As I walk around the streets of a city, I am flooded by creative triggers. People and the way they live in that city are responsible for a part of them. However, the aesthetic triggers often come as a gift from Architecture and urban landscapes. They affect me not only with the lines, forms, or the graphic compositions - I am equally fascinated by the materiality, the volumes, and the spaces that are created within or in-between.
Architecture and urban subjects have been at the center of my creative practice ‘on the paper’ for some years already, so, quite naturally, I have recently felt the need to step out of the 2D plane into the more tangible and tactile the dimensional sphere.
It is reflected in my design object series “(Re)constructed Modernism” through which I seek to interpret modernist buildings which are dear to me for their aesthetics. That is a way for me to reconsider and appreciate those objects.
When I create my “(Re)constructed Modernism” objects, I reenact a mind game of mine which I play in the streets: as I am walking I part the buildings which I find attractive, I screen them, I scan the most prominent features - the lines, forms, the colors - and in my mind, I deconstruct them to reassemble them in my way. My objects are thus materialized in reality. The game is at times planned, at times not, but always immersive.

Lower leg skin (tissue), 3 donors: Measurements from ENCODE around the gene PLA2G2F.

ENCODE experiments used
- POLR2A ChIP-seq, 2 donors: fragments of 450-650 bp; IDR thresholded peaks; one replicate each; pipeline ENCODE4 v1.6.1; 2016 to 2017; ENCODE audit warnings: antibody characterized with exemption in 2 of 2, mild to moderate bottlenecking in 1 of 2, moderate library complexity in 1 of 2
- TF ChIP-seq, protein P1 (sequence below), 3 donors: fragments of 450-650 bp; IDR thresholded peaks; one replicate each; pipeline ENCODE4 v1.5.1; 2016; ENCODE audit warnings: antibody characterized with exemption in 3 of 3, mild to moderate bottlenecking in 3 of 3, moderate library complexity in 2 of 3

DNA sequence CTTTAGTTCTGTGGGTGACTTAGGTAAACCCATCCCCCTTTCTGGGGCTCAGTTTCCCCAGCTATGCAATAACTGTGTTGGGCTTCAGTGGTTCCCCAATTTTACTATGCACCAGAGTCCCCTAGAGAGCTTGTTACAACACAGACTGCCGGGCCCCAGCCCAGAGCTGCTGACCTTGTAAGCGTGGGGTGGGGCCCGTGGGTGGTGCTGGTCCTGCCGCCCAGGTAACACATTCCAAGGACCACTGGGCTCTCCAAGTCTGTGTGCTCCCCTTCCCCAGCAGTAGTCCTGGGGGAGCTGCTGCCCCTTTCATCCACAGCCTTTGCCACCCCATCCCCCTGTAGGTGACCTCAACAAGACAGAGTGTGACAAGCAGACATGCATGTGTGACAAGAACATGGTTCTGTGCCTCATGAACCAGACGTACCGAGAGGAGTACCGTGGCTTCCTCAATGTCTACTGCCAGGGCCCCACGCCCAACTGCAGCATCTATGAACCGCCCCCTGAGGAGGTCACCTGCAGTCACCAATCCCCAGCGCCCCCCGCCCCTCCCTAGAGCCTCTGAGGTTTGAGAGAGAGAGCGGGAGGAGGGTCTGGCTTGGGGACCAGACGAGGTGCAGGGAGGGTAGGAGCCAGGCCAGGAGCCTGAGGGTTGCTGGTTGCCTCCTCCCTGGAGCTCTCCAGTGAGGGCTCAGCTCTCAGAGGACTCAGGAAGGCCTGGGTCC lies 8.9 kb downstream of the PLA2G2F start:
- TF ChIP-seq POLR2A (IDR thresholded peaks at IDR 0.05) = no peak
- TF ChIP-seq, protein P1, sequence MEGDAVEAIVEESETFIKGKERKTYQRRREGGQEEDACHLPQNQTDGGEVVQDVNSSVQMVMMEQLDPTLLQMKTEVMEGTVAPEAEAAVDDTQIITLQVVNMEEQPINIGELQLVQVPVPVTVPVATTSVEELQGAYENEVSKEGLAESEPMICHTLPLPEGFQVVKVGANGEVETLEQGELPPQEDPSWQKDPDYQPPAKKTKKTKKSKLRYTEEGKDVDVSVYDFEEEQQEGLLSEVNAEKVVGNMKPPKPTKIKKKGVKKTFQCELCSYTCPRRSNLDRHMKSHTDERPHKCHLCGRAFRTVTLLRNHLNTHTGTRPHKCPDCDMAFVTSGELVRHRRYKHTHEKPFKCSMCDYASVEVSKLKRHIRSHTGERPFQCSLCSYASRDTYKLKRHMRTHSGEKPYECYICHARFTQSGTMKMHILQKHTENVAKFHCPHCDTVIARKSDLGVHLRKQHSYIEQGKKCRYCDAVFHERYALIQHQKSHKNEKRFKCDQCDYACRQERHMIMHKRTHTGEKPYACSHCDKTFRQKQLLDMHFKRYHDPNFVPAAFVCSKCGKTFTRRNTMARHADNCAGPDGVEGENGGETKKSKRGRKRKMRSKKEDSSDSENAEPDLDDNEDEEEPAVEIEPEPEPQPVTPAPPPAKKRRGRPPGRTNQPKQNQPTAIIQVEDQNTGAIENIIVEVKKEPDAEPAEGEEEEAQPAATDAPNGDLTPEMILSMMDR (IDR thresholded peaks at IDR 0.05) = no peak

My “(Re)constructed Modernism” object series starts with the eccentric House of Iljinai family (1933, architect Arno Funkas) prototype - this building is the one that screams the loudest for me to stop, look at it, and “awe” whenever I pass by it.
Generally speaking, a circled window as an accent, as well as the great diversity of window shapes, their expressive contours, the language of the shapely lines, the horizontal axes, and the high entrance doors - those are the main things I notice when I look at this building. And that's what inspired the forms of my prototyped.
The frame - a volumetric grid - has been chosen as a hint to an empty architectural sheet. A sheet to interpret architecture.
I am very thankful to designer Justinas Dadonas (“Panama Workshop”) for the help in making my 3D prints.